CSE 591 Autonomous Agents: Theory and practice

Fall 2001

T Th 1:40 -- 2:55 PM; ECG G 335

The meanings of the word `agent' in dictionary.com are

 1. one that acts or has the power or authority to act.
 2. one empowered to act for or represent another.
 3. a means by which something is done or caused.
 4. a force or substance that causes a change.
 5. a representative or official of a government or administrative  department of a government.
 6. a spy.
 7. (in linguistics) the noun noun phrase that specifies the person  through whom or the means by which an action effected. 

The meanings of the word `autonomous' in dictionary.com are

 1. not controlled by others or by outside forces.
 2. independent in mind or judgement or government; self  directed.
    a. independent of the laws of another state or government;     self-governing.
    b. of or relating to a self-governing entity.
    c. self-governing with respect to local or internal affairs.

In our context, an artificial computer-driven agent is an entity
that acts and that causes change. Since we would like to have
some control over the agent, lest it makes us its slave, the qualifier
`autonomous' in the context of an artificial computer-driven agent
means that its actions are not micro-managed by other entities (people),
but we do have some control over it. In other words an autonomous
artificial computer-driven agent, which we will simply refer henceforth
as an autonomous agent, can take high-level directives and goals and
can figure out what actions it needs to take and execute those actions.
To be able to do this among other things, an autonomous agent must
understand high level directives, must know what actions it can do and
what changes these action would cause, must have knowledge about the
environment it is in and how it might change or react to its
actions, must have the reasoning ability to figure out what it
needs to do to achieve its goal, need to revise its plans if the
environment does no co-operate, need to be able to assimilate its
observations and make conclusions that it missed observing or can
not directly observe and learn from its interaction with the

In this course we will cover the theory behind endowing the above
capabilities to an agent. In particular,

1. We will describe several languages which can be used to express
directives or goals to an agent. These languages will be based on
temporal logic, and we will have notion such as temporal goals,
and maintenance goals.

2. We will describe action description languages using which an agent
can express the impact of its actions on the environment.

3. We will describe languages which express an agents plan of action.

4. We will define when an agents plan of action, based on its
knowledge of the type (2), satisfies the directives or goals of
type (1), assuming that the environment is co-operative.
We will discuss how to create simple plan of actions.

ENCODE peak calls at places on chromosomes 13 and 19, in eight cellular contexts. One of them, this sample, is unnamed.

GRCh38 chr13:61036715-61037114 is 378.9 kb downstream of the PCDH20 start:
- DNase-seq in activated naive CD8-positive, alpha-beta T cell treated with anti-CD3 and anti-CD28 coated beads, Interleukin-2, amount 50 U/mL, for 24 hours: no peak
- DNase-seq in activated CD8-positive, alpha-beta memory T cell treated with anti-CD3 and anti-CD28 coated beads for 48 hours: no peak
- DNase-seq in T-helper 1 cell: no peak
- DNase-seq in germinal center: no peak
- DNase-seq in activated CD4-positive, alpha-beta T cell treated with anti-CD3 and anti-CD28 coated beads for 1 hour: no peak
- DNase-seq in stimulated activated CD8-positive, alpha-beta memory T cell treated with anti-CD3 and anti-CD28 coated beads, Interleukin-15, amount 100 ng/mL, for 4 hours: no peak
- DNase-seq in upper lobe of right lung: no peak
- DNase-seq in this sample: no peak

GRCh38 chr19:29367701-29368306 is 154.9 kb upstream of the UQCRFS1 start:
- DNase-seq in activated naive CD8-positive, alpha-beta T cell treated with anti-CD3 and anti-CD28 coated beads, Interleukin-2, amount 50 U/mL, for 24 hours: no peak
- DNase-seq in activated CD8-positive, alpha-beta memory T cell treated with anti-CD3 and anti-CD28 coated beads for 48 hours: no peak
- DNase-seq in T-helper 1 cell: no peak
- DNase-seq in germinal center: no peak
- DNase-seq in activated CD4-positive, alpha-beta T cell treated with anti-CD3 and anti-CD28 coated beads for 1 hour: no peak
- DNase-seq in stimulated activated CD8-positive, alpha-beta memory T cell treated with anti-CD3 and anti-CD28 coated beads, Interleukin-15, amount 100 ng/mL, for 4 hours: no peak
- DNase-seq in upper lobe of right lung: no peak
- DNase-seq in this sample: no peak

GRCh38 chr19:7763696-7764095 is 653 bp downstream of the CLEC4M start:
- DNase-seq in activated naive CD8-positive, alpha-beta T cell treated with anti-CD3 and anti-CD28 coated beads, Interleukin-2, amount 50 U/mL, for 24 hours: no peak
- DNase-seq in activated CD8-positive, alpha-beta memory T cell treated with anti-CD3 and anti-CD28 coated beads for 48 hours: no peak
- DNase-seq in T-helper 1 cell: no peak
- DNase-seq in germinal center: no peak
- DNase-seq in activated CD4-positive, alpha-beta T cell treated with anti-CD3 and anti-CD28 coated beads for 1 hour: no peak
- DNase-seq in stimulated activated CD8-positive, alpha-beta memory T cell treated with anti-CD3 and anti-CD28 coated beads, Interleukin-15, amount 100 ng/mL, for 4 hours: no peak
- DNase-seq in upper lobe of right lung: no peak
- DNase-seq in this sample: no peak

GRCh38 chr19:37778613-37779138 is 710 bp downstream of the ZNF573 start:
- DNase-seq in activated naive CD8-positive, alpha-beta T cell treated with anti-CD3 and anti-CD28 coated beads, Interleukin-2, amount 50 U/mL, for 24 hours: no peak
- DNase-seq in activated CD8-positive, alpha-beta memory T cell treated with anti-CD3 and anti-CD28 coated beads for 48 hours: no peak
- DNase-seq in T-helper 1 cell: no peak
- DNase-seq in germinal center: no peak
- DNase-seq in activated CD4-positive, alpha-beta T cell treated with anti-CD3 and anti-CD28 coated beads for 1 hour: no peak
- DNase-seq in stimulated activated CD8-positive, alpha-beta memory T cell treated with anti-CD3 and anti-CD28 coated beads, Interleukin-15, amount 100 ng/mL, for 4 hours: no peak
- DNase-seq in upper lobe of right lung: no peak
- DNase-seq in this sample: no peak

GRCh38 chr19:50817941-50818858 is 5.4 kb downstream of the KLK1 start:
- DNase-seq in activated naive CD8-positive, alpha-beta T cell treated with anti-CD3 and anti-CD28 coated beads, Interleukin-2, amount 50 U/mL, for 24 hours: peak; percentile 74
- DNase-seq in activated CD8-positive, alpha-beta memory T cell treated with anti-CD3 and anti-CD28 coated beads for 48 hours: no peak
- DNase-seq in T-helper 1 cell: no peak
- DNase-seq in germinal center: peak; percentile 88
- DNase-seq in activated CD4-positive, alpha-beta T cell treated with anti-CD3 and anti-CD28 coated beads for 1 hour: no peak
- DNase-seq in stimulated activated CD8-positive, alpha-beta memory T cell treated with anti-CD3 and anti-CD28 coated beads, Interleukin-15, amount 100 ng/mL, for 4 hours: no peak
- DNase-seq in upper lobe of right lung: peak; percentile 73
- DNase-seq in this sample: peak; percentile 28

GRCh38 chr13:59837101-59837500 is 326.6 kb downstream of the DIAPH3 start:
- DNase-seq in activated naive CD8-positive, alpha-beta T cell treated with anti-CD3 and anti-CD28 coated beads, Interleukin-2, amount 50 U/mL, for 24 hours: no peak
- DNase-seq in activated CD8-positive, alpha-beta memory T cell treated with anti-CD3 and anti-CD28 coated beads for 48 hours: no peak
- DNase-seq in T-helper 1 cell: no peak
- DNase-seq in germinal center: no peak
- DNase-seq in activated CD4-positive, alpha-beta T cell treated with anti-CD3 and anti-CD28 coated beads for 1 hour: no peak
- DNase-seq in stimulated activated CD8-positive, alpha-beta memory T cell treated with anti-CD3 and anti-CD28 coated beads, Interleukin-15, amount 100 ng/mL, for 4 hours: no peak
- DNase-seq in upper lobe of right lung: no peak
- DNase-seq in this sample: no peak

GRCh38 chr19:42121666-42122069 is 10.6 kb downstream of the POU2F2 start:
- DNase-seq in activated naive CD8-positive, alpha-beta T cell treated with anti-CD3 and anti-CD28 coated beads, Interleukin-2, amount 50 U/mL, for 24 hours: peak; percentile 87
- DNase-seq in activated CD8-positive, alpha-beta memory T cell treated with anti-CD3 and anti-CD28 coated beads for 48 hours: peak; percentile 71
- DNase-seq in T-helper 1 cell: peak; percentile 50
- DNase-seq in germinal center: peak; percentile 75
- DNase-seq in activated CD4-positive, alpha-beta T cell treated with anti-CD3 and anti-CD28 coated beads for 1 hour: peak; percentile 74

5. We will then remove the assumption about the co-operativeness
of the environment and describe a language which can be used to record
observations. We will then define `observation assimilation' and
revising the original plan of action to create new `plans from the
current situation'.

6. We will generalize the above (1-5) to include `knowledge producing
actions', which in their purest forms do not change the world, but
change the agent's knowledge about the world. We will describe how
agents can make plans using such knowledge producing actions to
achieve various kinds of goals: achievement goals, knowledge goals,
diagnostic goals.

7. We will discuss several agent architectures: deliberative,
reactive and hybrid and how and where they use 1-6.

8. We will consider agents in stochastic worlds, and/or with
actions with stochastic effect. We will consider the issue of
learning in such a scenario.

9. We will discuss the complexity (how hard it is) of the various
tasks (such as planning) in 1-8 that an agent must do.

10. Finally, there will be a project where students will be
required to develop a software agent based on 1-8.

 Home Work + small assignments  20-30%
 2 Exams                                       50%
 project                                         20-30%

There will be one exam in the middle of the semester and one on the last
day of the class. There will not be any exam on the day of the finals.

Study material: Will be based on several papers and chapters from
the following two books, and slides.

1. Heteregenous agent systems. Subrahmanian, Bonatti, Dix, Eiter,
Kraus, Ozcan and Ross. MIT Press. 2000.

2. Knowledge in action: logical foundations for specifying and
implementing dynamical systems. Raymond Reiter. MIT Press. 2001.

Other books that may be useful for the project.

a. Multi-agent systems: a modern approach to distributed AI. Ed:
Gerhard Weiss. MIT Press. 1999.

b. Software Agents. Ed: Jeffrey M. Bradshaw. AAAI Press/MIT Press.

c. Intelligent Agents, several volumes. Springer.